Specify REUSE STORAGE to retain the space from the deleted rows allocated to the table or cluster. Storage values are not reset to the values when the table or cluster was created. This space can subsequently be used only by new data in the table or cluster resulting from insert or update operations.

Examples

Simple TRUNCATE Example

The following statement removes all rows from the employees table and returns the freed space to the tablespace containing employees:

TRUNCATE TABLE employees;

The above statement also removes all data from all indexes on employees and returns the freed space to the tablespaces containing them.

Retaining Free Space After Truncate Example

The following statement removes all rows from all tables in the personnel cluster, but leaves the freed space allocated to the tables:

TRUNCATE CLUSTER personnel REUSE STORAGE

The above statement also removes all data from all indexes on the tables in the personnel cluster.

Preserving Materialized View Logs After Truncate Example

The following statements are examples of truncate statements that preserve materialized view logs:

TRUNCATE TABLE sales PRESERVE MATERIALIZED VIEW LOG;
TRUNCATE TABLE orders;

UPDATE
Purpose

Use the UPDATE statement to change existing values in a table or in a view's base table

Prerequisites

For you to update values in a table, the table must be in your own schema or you must have UPDATE privilege on the table.

For you to update values in the base table of a view:

* You must have UPDATE privilege on the view, and

* Whoever owns the schema containing the view must have UPDATE privilege on the base table.

If the SQL92_SECURITY initialization parameter is set to TRUE, then you must have SELECT privilege on the table whose column values you are referencing (such as the columns in a where_clause) to perform an UPDATE.

The UPDATE ANY TABLE system privilege also allows you to update values in any table or any view's base table.

Examples

Simple Examples

The following statement gives null commissions to all employees with the job sa_clerk:

UPDATE employees
SET commission_pct = NULL
WHERE job = 'SA_CLERK';

The following statement promotes Douglas Grant to manager of Department 20 with a $1,000 raise:

UPDATE employees SET
job_id = 'SA_MAN', salary = salary + 1000, department_id = 120
WHERE first_name||' '||last_name = 'Douglas Grant';

The following statement increases the balance of bank account number 5001 in the accounts table on a remote database accessible through the database link boston:

UPDATE accounts@boston
SET balance = balance + 500
WHERE acc_no = 5001;

PARTITION Example

The following example updates values in a single partition of the sales table:

UPDATE sales PARTITION (sales_q1_1999) s
SET s.promo_id = 494;

Complex Example

The next example shows the following syntactic constructs of the UPDATE statement:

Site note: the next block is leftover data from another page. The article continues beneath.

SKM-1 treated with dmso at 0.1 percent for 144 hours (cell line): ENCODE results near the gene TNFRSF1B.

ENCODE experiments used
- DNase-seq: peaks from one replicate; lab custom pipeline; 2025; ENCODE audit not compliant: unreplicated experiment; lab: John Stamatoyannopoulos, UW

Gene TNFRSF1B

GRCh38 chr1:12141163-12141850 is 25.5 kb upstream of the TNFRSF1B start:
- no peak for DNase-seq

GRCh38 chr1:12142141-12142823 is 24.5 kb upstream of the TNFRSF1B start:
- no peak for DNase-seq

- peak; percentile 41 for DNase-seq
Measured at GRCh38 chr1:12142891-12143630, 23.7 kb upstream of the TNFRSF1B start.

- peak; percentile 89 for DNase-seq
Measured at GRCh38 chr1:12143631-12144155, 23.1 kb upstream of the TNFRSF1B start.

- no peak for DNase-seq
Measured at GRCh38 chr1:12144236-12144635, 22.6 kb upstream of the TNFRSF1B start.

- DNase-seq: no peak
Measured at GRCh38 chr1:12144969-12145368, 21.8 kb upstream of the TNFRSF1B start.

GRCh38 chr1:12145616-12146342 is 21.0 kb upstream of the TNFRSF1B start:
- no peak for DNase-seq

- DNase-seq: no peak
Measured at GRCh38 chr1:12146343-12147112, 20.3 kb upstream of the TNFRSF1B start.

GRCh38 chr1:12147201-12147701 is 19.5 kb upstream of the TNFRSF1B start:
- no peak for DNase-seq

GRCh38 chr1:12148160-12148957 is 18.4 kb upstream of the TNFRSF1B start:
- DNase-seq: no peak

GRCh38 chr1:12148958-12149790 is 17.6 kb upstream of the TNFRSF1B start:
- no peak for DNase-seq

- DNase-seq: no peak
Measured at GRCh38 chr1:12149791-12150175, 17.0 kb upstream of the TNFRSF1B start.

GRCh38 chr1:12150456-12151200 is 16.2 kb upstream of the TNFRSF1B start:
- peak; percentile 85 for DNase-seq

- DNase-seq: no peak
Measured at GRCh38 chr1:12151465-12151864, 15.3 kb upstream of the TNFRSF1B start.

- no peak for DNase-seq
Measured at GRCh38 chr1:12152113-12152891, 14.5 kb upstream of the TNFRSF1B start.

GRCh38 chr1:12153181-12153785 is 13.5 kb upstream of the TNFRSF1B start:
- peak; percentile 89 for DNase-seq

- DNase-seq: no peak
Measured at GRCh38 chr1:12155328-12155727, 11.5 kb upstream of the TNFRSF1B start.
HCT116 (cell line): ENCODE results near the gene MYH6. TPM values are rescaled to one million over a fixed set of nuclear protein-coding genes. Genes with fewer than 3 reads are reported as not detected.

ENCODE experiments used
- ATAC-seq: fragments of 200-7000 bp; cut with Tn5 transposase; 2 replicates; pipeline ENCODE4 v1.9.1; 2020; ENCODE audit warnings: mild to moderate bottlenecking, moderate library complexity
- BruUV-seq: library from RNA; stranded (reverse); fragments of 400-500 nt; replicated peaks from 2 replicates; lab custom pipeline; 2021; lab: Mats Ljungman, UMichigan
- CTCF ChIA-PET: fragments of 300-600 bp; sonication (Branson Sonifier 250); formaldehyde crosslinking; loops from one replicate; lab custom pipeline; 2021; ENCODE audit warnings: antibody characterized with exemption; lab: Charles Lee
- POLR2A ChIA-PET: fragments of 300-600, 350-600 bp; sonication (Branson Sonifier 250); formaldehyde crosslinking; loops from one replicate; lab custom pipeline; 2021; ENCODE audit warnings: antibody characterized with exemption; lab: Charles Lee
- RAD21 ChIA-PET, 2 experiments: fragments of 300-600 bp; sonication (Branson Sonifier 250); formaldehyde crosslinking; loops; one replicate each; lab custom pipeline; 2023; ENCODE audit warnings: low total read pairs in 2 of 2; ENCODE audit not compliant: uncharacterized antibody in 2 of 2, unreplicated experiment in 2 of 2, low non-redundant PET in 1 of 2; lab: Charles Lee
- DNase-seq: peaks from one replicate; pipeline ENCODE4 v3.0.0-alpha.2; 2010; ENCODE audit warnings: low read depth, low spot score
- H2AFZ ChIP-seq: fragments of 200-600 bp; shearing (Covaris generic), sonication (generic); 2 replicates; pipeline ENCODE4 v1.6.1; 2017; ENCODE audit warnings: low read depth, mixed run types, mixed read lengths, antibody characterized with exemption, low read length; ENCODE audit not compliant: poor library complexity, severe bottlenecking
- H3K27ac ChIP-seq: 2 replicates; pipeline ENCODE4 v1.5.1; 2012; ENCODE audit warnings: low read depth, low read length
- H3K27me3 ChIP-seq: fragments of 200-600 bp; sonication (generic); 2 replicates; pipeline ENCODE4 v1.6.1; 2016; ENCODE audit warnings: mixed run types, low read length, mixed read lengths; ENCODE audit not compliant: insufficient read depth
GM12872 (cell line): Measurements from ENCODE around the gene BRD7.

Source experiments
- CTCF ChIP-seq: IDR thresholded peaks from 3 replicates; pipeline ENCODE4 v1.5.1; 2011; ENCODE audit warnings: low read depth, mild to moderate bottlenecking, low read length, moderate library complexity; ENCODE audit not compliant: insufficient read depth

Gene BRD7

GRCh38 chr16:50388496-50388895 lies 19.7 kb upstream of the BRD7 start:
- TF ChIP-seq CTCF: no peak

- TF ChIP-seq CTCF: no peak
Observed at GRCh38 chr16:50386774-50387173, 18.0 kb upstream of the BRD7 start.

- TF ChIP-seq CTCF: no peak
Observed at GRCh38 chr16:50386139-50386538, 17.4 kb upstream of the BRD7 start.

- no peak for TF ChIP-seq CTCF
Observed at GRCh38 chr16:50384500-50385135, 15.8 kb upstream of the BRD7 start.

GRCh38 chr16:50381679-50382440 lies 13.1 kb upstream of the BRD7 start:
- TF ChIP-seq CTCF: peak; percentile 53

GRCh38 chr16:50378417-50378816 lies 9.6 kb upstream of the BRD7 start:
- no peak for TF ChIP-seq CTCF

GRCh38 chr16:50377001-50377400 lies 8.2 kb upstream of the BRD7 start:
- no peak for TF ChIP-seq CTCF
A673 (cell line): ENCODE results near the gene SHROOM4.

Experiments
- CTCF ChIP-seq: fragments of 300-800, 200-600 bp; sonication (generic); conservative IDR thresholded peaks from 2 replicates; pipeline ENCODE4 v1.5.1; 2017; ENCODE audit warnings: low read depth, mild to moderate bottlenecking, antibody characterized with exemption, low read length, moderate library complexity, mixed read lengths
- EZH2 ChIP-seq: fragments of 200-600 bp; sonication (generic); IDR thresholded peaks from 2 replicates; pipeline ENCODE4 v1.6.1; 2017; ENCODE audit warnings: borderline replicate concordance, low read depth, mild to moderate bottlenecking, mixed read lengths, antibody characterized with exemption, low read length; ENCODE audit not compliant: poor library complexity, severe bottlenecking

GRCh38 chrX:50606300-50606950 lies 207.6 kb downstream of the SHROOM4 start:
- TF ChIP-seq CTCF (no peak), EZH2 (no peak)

* Both forms of the update_set_clause together in a single statement

* A correlated subquery

* A where_clause to limit the updated rows

UPDATE employees a
SET department_id =
(SELECT department_id
FROM departments
WHERE location_id = '2100'),
(salary, commission_pct) =
(SELECT 1.1*AVG(salary), 1.5*AVG(commission_pct)
FROM employees b
WHERE a.department_id = b.department_id)
WHERE department_id IN
(SELECT department_id
FROM departments
WHERE location_id = 2900
OR location_id = 2700);

The above UPDATE statement performs the following operations:

* Updates only those employees who work in Geneva or Munich (locations 2900 and 2700)

* Sets department_id for these employees to the department_id corresponding to Bombay (location_id 2100)

* Sets each employee's salary to 1.1 times the average salary of their department

* Sets each employee's commission to 1.5 times the average commission of their department

SET VALUE Example

The following statement updates a row of object table table1 by selecting a row from another object table table2:

UPDATE table1 p SET VALUE(p) =
(SELECT VALUE(q) FROM table2 q WHERE p.id = q.id)
WHERE p.id = 10;

The subquery uses the value object reference function in its expression.

Correlated Update Example

The following example updates particular rows of the projs nested table corresponding to the department whose department equals 123:

UPDATE TABLE(SELECT projs
FROM dept d WHERE d.dno = 123) p
SET p.budgets = p.budgets + 1
WHERE p.pno IN (123, 456);

RETURNING Clause Example

The following example returns values from the updated row and stores the result in PL/SQL variables bnd1, bnd2, bnd3:

UPDATE employees
SET job_id ='SA_MAN', salary = salary + 1000, department_id = 140
WHERE last_name = 'Jones'
RETURNING salary*0.25, last_name, department_id
INTO :bnd1, :bnd2, :bnd3;